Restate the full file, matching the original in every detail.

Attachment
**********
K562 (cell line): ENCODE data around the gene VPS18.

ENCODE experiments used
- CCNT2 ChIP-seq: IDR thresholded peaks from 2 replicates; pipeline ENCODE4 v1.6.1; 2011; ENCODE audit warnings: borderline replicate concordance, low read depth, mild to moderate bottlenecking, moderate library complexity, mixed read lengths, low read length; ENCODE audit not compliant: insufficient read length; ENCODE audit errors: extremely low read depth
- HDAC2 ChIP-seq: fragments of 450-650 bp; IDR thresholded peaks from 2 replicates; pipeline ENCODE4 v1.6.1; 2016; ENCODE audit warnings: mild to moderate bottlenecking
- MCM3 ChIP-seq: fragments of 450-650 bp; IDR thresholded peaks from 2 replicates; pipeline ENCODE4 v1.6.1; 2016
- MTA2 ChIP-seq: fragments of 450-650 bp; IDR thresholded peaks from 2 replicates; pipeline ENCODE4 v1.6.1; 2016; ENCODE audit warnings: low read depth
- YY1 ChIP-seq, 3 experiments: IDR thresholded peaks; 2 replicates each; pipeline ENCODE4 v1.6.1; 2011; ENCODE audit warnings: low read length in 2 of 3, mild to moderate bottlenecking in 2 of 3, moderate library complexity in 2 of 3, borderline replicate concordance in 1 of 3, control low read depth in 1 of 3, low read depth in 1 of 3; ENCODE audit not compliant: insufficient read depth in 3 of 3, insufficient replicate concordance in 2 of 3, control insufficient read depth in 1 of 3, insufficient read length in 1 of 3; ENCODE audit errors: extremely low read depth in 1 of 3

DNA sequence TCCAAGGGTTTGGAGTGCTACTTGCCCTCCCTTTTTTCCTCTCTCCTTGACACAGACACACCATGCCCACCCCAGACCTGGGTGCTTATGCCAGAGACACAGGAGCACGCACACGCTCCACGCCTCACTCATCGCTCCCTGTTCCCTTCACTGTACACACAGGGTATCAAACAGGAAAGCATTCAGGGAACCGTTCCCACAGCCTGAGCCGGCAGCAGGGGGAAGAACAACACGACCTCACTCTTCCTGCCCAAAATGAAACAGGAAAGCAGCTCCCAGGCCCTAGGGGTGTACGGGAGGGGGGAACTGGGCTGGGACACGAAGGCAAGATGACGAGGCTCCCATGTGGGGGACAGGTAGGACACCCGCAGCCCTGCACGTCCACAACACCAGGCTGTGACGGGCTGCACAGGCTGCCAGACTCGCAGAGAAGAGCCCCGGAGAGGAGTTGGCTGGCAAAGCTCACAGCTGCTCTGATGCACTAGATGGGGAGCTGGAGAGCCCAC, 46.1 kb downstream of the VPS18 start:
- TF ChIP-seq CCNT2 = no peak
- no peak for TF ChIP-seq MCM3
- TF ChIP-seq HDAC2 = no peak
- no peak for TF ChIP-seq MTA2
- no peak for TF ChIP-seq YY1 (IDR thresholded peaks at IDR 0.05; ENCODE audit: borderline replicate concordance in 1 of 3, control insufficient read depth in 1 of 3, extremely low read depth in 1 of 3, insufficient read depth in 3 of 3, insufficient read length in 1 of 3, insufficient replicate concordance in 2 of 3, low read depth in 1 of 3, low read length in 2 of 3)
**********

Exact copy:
K562 (cell line): ENCODE data around the gene VPS18.

ENCODE experiments used
- CCNT2 ChIP-seq: IDR thresholded peaks from 2 replicates; pipeline ENCODE4 v1.6.1; 2011; ENCODE audit warnings: borderline replicate concordance, low read depth, mild to moderate bottlenecking, moderate library complexity, mixed read lengths, low read length; ENCODE audit not compliant: insufficient read length; ENCODE audit errors: extremely low read depth
- HDAC2 ChIP-seq: fragments of 450-650 bp; IDR thresholded peaks from 2 replicates; pipeline ENCODE4 v1.6.1; 2016; ENCODE audit warnings: mild to moderate bottlenecking
- MCM3 ChIP-seq: fragments of 450-650 bp; IDR thresholded peaks from 2 replicates; pipeline ENCODE4 v1.6.1; 2016
- MTA2 ChIP-seq: fragments of 450-650 bp; IDR thresholded peaks from 2 replicates; pipeline ENCODE4 v1.6.1; 2016; ENCODE audit warnings: low read depth
- YY1 ChIP-seq, 3 experiments: IDR thresholded peaks; 2 replicates each; pipeline ENCODE4 v1.6.1; 2011; ENCODE audit warnings: low read length in 2 of 3, mild to moderate bottlenecking in 2 of 3, moderate library complexity in 2 of 3, borderline replicate concordance in 1 of 3, control low read depth in 1 of 3, low read depth in 1 of 3; ENCODE audit not compliant: insufficient read depth in 3 of 3, insufficient replicate concordance in 2 of 3, control insufficient read depth in 1 of 3, insufficient read length in 1 of 3; ENCODE audit errors: extremely low read depth in 1 of 3

DNA sequence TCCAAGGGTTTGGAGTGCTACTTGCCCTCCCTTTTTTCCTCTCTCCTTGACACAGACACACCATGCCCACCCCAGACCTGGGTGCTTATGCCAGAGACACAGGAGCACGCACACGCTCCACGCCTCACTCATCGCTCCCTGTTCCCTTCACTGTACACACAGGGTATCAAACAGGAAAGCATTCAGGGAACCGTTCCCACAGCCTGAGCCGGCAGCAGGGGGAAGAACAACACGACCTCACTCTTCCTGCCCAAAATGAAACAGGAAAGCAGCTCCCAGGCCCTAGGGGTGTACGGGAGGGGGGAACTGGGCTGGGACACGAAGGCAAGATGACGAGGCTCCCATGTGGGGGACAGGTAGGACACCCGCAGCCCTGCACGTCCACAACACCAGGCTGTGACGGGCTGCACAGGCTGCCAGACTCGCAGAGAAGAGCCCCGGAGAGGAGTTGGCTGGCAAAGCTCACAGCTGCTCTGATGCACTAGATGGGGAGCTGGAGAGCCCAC, 46.1 kb downstream of the VPS18 start:
- TF ChIP-seq CCNT2 = no peak
- no peak for TF ChIP-seq MCM3
- TF ChIP-seq HDAC2 = no peak
- no peak for TF ChIP-seq MTA2
- no peak for TF ChIP-seq YY1 (IDR thresholded peaks at IDR 0.05; ENCODE audit: borderline replicate concordance in 1 of 3, control insufficient read depth in 1 of 3, extremely low read depth in 1 of 3, insufficient read depth in 3 of 3, insufficient read length in 1 of 3, insufficient replicate concordance in 2 of 3, low read depth in 1 of 3, low read length in 2 of 3)